The Gambia River is one of the most important waterways in West Africa. The River Gambia is navigable to sizeable vessels to the countries eastern border. Ocean-going vessels up to 3000 gross weight can travel 241 km upstream to Kuntaur (Sagnia 1984).
Earlier European presence in the Gambia River was primarily for commercial venture. The Portuguese were the first Europeans to settle in the Gambia round about 1450. The Portuguese established the first European trading post in what is now Tankular in about 1455 (Reeve 1912). Shortly after several trading posts were established in Bintang (Vintang by Portuguese), and Sika in Niumi. Trade in Ivory, gold, beewax was later replaced by human cargo as early as late fifteenth century (Archer 1967).
Recent economic activities on the River are transportation, fishing and agricultural development. River transport is still the primary mode of transporting groundnuts (the nation’s) number one cash crop. Ferry services across the river including Banjul-Barra and Yelitenda-Bambatenda transport thousands of passengers daily throughout the country.
The Gambia is endowed with extensive fisheries resources. The Fisheries resources of the Gambia can be broadly divided into Marine and River Fisheries. The Marine Fisheries include the Deep water fisheries of the Atlantic Ocean within the country’s 200 nautical miles (374km) Exclusive Economic Zone (EEZ), the shallow continental shelf area and the Lower Estuary of the River Gambia.
The most important marine fish species are pelagic species, including shad or bonga (Ethmalosa spp.) and sardinellas (Sardinella spp.) followed by demersal and semi-pelagic species, such as carangids (Carangidae); barracudas (Sphyreanidae); croakers and drums (Sciaenidae); porgies and seabreams (Sparidae); groupers and seabasses (Serranidae); threadfins and tasslefishes (Polynemidae); and grunts (Pomadasysidae).
The low-lying topography of the lower estuary allowing inflow of marine water from the Atlantic Ocean combined with extensive mangrove forest along either sides of the River providing large amount of detritus offer fertile breeding and nursery grounds for a large number of fish and crustaceans. The most important marine fish species are pelagic species, including shad or bonga (Ethmalosa spp.) and sardinellas (Sardinella spp.), but there are also appreciable stocks of both demersal and semi-pelagic species, such as carangids (Carangidae); barracudas (Sphyreanidae); croakers and drums (Sciaenidae); porgies and seabreams (Sparidae); groupers and seabasses (Serranidae); threadfins and tasslefishes (Polynemidae); and grunts (Pomadasysidae). A recent survey estimated total biomass of pelagic fish in marine fisheries to be 217,000 metric tons of which 54% and 25% were flat and round Sardinella spp. respectively, 18% were mainly carangids etc, and the rest (3%) horse mackerel.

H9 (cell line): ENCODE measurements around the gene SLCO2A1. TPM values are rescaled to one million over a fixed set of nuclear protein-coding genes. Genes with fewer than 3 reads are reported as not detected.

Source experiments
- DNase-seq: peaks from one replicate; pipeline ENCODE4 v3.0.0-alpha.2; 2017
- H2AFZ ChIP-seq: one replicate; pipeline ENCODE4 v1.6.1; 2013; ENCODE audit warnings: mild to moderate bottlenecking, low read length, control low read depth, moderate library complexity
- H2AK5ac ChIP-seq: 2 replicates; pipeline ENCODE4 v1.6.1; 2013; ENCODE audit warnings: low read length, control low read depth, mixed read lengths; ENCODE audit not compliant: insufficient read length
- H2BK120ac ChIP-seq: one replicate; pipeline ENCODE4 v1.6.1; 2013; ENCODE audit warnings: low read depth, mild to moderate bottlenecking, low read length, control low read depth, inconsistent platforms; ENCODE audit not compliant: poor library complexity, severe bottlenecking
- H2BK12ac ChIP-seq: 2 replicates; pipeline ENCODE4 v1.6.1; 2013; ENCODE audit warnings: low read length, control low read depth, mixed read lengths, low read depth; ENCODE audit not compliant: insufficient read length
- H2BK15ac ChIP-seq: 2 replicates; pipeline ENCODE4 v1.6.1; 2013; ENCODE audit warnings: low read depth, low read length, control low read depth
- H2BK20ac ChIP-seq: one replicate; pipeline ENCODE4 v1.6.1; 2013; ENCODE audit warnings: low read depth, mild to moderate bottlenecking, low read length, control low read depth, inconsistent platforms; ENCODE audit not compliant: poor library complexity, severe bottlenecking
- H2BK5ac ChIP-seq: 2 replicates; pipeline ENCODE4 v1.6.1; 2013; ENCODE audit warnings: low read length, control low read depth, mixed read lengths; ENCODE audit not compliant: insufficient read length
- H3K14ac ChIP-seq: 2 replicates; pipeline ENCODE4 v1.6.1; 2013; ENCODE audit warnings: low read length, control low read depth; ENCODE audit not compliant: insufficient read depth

The River Fisheries include freshwater areas in the Central River and Upper River Divisions and the brackish waters of the upper Estuary areas. Some of the most abundant species are tilapia (Oreochromis niloticus), African bonytongue (Heterotis niloticus), upsidedown catfish (Synodontis gambensis), catfish (Clarias lazera), bagrid catfish (Auchenoglanis occidentalis), Labeo senegalensis and Chrysichthus furcayus. The shrimp (Penaeus duorarum) and tonguesole (Cynoglossus senegalensis) caught along the river are purchased by industrial fishing companies for processing and export to Europe.
Figure 2. Production of different categories of fish and seafood in the Gambia between 1961 and 2000. Source. FAO AQUASTAT 2004.
Production and Consumption of Fish and Seafood
Fish is the primary source of animal protein for many Gambians with annual per capita consumption of 14.5 kg compared to 5.8 kg from other meat. Overall average annual production of fish and other seafood increased from 5380 metric tons during 1961- 1965 period to 29016 metric tons in 1996 – 2000 period. This increase was mainly driven by development of the Marine Pelagic fisheries. Output from freshwater fisheries has remained relatively small with a small decline after 1981 perhaps as a result of droughts and increased salinity of streams and swamps along upper estuary areas of the river. Increase in fish catch did not however result in increase in per capita fish intake, which dropped, from 23.4kg in 1961-65 to 145 kg in 1996 - 2000. Accessibility to fresh fish continued to constrain capita consumption particularly in rural interior as much of the increase output is centered along the coast.
Figure 3. Amount of fisheries and seafood production and consumption in metric tons
Figure 4. Per capita consumption of Fish and seafood in the Gambia between 1960 and 2000.